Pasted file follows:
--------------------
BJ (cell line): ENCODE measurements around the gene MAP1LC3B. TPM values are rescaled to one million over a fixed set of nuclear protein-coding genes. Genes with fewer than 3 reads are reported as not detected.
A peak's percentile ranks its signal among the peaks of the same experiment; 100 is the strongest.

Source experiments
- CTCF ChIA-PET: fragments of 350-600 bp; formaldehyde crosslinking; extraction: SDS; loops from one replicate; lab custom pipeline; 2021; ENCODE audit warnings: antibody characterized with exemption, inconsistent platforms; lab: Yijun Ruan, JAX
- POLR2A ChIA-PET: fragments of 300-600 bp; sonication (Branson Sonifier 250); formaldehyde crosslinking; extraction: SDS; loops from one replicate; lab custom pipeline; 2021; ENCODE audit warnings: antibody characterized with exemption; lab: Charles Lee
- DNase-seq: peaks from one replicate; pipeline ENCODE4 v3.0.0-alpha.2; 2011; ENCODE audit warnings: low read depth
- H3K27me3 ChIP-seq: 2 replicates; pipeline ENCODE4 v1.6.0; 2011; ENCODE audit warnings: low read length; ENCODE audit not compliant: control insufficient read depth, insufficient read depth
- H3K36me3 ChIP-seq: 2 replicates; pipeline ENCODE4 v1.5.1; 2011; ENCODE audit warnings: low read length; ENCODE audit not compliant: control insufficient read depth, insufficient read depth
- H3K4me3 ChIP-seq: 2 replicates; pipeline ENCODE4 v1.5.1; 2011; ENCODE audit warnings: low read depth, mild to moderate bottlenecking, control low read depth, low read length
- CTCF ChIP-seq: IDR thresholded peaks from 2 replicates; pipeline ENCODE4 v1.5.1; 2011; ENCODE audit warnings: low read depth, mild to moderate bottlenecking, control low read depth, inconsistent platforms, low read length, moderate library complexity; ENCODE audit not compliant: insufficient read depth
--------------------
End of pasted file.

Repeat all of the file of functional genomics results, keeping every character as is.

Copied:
BJ (cell line): ENCODE measurements around the gene MAP1LC3B. TPM values are rescaled to one million over a fixed set of nuclear protein-coding genes. Genes with fewer than 3 reads are reported as not detected.
A peak's percentile ranks its signal among the peaks of the same experiment; 100 is the strongest.

Source experiments
- CTCF ChIA-PET: fragments of 350-600 bp; formaldehyde crosslinking; extraction: SDS; loops from one replicate; lab custom pipeline; 2021; ENCODE audit warnings: antibody characterized with exemption, inconsistent platforms; lab: Yijun Ruan, JAX
- POLR2A ChIA-PET: fragments of 300-600 bp; sonication (Branson Sonifier 250); formaldehyde crosslinking; extraction: SDS; loops from one replicate; lab custom pipeline; 2021; ENCODE audit warnings: antibody characterized with exemption; lab: Charles Lee
- DNase-seq: peaks from one replicate; pipeline ENCODE4 v3.0.0-alpha.2; 2011; ENCODE audit warnings: low read depth
- H3K27me3 ChIP-seq: 2 replicates; pipeline ENCODE4 v1.6.0; 2011; ENCODE audit warnings: low read length; ENCODE audit not compliant: control insufficient read depth, insufficient read depth
- H3K36me3 ChIP-seq: 2 replicates; pipeline ENCODE4 v1.5.1; 2011; ENCODE audit warnings: low read length; ENCODE audit not compliant: control insufficient read depth, insufficient read depth
- H3K4me3 ChIP-seq: 2 replicates; pipeline ENCODE4 v1.5.1; 2011; ENCODE audit warnings: low read depth, mild to moderate bottlenecking, control low read depth, low read length
- CTCF ChIP-seq: IDR thresholded peaks from 2 replicates; pipeline ENCODE4 v1.5.1; 2011; ENCODE audit warnings: low read depth, mild to moderate bottlenecking, control low read depth, inconsistent platforms, low read length, moderate library complexity; ENCODE audit not compliant: insufficient read depth